Hoya Alum Bobby Vernon Personifies Georgetown Football's Core Principle

July 5, 2017

WASHINGTON - Georgetown University football alum Bobby Vernon (B'93) has achieved more than most in the nearly 25 years since he graduated from the Hilltop. He has worked both in New York City and South America, founded and sold three companies, wrote a book, coached high school football with a focus for player safety and established a program to help his players further their education in college.

Vernon, a three-year teammate of GU Head Coach Rob Sgarlata, suited up for the Hoyas for four years, totaling 10 interceptions in 30 games in the defensive backfield, including a team-high four picks as a senior in 1992.

"Georgetown is an intimate school located in one of the capitals of the world." Vernon said. "Where else do you have the opportunity to develop those personal connections while, at the same time, sitting at the feet of the powers of the world? Those are the kind of things that Georgetown can do, not just for football players, but for everyone.

"My best friends today are still my Georgetown teammates. We still get together, without fail, at least once a year. We have helped each other in business and in personal situations and of course we have had a lot of fun together. To me, that's irreplaceable."

Academically, Vernon chose Georgetown because of its international program reputation, knowing that he wanted to eventually work abroad. He graduated from the Hilltop with a degree in international business in 1993.

"Back in the early 90s, globalization was really a new word and the idea of doing business internationally was trending. For me it was a great major in which I learned all of the finance, economics and accounting from the business school, but also got the languages, history and the diplomacy from the Walsh School of Foreign Service."

After traveling for a year following graduation and completing a working training program at American International Group (AIG) in New York, Vernon took a position at Reliance Group Holdings. He had always wanted to work abroad and they were looking for someone to run its South American region out of their office in Buenos Aires, Argentina. Following three years in South America and equipped with an MBA from Duke University's global executive program, Vernon moved to Miami to start a distribution company specifically aimed at the specialty financial insurance industry.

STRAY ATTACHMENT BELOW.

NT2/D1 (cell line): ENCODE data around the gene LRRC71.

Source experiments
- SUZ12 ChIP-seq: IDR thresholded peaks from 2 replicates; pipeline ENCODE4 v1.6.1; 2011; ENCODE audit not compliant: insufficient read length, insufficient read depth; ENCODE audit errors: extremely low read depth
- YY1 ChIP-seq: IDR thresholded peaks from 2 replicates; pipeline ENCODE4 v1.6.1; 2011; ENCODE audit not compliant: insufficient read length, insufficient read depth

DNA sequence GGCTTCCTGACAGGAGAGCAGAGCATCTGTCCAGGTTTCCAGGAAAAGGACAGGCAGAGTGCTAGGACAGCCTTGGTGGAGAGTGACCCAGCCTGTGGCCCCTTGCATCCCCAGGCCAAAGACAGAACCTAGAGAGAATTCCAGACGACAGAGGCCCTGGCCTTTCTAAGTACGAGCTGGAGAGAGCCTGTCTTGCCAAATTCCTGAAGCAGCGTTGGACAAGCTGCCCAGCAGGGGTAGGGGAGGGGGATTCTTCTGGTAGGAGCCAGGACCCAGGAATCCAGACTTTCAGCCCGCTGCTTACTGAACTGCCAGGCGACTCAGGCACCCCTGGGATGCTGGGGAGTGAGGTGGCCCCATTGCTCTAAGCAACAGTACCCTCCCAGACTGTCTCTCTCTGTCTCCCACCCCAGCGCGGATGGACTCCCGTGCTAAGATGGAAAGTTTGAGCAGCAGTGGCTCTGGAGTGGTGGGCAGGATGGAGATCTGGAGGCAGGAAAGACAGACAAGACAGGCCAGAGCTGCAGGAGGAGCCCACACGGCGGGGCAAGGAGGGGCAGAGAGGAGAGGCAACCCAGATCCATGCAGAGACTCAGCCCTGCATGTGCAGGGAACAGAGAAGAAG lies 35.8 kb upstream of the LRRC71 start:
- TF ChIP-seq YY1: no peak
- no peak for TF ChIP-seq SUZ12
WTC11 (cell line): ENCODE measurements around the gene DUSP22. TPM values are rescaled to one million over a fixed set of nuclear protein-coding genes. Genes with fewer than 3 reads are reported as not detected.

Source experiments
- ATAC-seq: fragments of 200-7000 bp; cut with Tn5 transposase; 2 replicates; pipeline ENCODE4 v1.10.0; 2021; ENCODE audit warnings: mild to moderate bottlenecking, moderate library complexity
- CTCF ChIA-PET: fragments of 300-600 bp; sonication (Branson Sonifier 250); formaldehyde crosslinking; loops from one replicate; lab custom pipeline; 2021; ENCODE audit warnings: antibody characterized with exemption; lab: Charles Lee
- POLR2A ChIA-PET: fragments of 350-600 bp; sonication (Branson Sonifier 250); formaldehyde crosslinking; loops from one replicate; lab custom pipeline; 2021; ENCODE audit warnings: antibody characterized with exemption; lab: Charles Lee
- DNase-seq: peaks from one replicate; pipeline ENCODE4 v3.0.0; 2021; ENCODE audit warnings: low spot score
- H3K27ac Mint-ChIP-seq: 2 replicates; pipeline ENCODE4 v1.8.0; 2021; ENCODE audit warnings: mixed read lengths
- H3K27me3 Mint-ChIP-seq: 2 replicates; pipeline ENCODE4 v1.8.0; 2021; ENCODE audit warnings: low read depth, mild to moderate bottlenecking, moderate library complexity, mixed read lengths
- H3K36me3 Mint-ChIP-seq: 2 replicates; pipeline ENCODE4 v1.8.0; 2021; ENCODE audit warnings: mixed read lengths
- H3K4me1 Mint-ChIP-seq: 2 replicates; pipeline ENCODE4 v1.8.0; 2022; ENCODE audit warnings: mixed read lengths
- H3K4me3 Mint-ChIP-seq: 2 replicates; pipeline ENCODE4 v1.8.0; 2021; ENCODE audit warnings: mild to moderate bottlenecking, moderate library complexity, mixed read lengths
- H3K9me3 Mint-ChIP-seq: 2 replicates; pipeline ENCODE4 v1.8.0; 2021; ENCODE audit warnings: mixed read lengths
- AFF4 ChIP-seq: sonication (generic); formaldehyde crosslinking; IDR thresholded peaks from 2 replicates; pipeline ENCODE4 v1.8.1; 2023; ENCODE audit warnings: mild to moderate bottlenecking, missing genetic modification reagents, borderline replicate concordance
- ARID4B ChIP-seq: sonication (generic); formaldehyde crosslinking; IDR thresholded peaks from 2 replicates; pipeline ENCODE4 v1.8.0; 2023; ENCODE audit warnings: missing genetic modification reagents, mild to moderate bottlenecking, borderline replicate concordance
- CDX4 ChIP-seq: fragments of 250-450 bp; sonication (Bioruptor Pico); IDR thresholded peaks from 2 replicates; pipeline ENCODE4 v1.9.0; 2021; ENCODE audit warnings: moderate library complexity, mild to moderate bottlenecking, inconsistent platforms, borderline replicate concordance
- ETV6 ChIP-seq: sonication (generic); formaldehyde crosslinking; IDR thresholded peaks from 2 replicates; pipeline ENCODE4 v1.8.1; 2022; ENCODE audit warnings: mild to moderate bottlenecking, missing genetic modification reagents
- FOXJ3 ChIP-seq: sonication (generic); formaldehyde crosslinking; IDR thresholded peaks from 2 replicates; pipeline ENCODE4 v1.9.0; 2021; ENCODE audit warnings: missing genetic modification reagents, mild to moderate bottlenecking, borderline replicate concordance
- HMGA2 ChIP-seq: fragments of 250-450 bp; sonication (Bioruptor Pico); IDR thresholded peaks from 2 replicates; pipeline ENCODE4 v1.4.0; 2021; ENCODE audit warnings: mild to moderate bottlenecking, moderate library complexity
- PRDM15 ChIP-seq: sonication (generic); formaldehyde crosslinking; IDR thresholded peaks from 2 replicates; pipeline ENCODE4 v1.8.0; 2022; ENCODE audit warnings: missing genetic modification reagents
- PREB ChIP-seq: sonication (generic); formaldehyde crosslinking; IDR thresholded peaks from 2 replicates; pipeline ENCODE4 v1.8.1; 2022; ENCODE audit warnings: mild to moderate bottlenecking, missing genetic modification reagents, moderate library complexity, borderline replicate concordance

"My experience in New York gave me a lot of insight into how a more mature, frictionless market worked and, when I went to Latin America, I could see how behind they were in many ways. I thought if I setup in Miami, I could offer a new type of a distribution angle for the region. The proposition that I had was very well received and I started the company in 2000. That morphed into a software company called ProcessMaker that is still in existence today. I then launched a second company which I sold in 2008, and then a third one which I sold in 2015."

With more time on his hands, Vernon decided to get back into football and joined the staff of a local public high school in Miami. As a new coach back in 2008, he heard an NPR news program on the link between concussions and head injuries and chronic traumatic encephalopathy (CTE). Vernon decided that if he was going to coach, he would have to justify being involved with football. Before that happened, however, he started his third company in 2010 and left coaching.

"It was always there in the back of my mind. As I saw my oldest son growing up, I thought I'd love to get back into the game, but I needed to determine what my personal position was on concussions and head injuries and how or if I could defend the sport. When I sold my third company in 2015, I started writing. I really started researching and thinking about my experience as a coach and experiences I had with my own son, who had played a couple of seasons of Pop Warner."